Let’s get this party started

I’m sitting in the airport following the last session of the SHRM Diversity and Inclusion Conference on twitter, and mulling over my takeaways as I get ready to head home and do the D&I work. I learned so much, and each session is worthy of its own blog post, so I expect I’ll be processing this conference on this blog for a while. But there were some common themes that held the conference together for me.

The first theme is that, while we’ve been doing D&I work for a long time, we haven’t made nearly enough progress. That said, I’m hopeful. Even though we aren’t progressing fast enough, we are still moving that needle slowly. And as Dr. Tony Byers said, we need to keep asking the same questions and seeing that we get different answers. There was also a theme about moving away from a focus on diversity to a focus on inclusion. As I heard over and over in several versions, diversity is a fact and inclusion is a choice. We really need to be moving beyond inclusion – another saying I heard in a variety of forms is: if diversity is being invited to the party and inclusion is being asked onto the dance floor, belonging is having my music playing.

I would suggest we’re doing ok making sure everyone is invited to the party, but we’ve got a ways to go to get everyone out on the dance floor. And I firmly believe we still expect them to dance to the music we choose to play.

How can we take off our version of Lisa Ling’s ‘American’ glasses and see the world through a clear lens? Obviously the first step is to acknowledge we’re wearing our own glasses, whatever they are. And to start having those difficult conversations. But to be perfectly honest, I’m tired to hearing about these first steps. Haven’t we been talking long enough? When do we start doing?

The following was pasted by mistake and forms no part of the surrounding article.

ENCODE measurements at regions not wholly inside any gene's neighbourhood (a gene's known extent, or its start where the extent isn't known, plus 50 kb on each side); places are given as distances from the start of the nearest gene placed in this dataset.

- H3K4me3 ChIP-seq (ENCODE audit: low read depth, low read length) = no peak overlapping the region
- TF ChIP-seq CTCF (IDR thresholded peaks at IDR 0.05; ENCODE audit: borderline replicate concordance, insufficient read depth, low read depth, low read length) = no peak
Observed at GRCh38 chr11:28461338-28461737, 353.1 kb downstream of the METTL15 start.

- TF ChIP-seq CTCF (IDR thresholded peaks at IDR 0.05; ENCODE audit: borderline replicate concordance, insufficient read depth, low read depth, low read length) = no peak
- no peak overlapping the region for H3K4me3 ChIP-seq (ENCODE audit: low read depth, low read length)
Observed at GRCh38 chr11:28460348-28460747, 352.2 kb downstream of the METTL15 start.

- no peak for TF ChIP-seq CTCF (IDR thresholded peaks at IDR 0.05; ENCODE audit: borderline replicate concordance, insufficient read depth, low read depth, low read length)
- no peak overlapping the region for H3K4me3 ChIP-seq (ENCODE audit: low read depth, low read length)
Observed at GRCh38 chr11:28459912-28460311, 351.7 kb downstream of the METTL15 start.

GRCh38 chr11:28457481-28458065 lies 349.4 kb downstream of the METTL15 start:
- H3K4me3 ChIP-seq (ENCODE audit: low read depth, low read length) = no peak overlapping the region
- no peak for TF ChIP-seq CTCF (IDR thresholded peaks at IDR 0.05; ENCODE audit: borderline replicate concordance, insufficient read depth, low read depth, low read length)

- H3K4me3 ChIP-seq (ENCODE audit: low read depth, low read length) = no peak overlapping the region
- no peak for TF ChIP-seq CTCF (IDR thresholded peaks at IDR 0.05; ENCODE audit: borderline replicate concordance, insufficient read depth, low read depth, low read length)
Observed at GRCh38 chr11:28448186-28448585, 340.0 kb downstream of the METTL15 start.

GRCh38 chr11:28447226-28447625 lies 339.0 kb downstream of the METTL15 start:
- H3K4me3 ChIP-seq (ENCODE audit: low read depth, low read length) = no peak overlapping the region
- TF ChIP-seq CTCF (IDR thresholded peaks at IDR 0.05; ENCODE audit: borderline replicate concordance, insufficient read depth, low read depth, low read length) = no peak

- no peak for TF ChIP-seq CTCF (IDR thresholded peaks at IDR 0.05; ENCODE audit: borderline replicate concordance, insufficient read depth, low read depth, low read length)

This is not to say that we don’t have difficult conversations ahead of us. If everyone had talked and listened, presumably the world would be a different place. Another theme I heard again and again is that we must have courage to say the hard things. As Dr. Tony Byers told us his grandma said, ‘tell the truth, then duck.’

But beyond talking, we have to do the work. We have to develop strategies to create inclusive places, belonging places, for everyone. Everyone has a voice, everyone’s voice has value, everyone needs a space to be heard. Maybe one reason that our conversations haven’t solved the problem lies with who is controlling the conversations?

If I sound frustrated, it’s because this is so important to me, and I want it to be fixed. Today. I’m actually leaving this conference hopeful, motivated, energized, equipped. I learned specific tactical tips (take a sharpie to those resumes and hide bias-inducing info from your hiring managers; learn how to practice and model micro-inclusions), I learned models and tips for creating holistic strategies, I learned more hard questions to ask in order to guide myself and my organization in doing this work.

Above all, I’m encouraged because there are so many other HR professionals out there, both at the conference and those who couldn’t attend, who are committed to continuing the journey. We won’t rest until everyone is out on the dance floor, and the playlist reflects every dancer.


D&I Preparation 

I’m in San Francisco getting ready for the SHRM Diversity and Inclusion conference that starts tomorrow, and I’m thinking about what diversity and inclusion mean.

On the plane here, I listened to an episode of The Guilty Feminist podcast about male privilege. The host, Deborah Frances-White, likened privilege to hot and cold running water. Most people reading my blog have lived their entire lives with hot and cold running water in their homes. It’s an expectation we don’t think twice about. We know in our heads that there are many people all over the world who don’t have running water, but it is so foreign to our own experience that we can hardly even imagine living without it.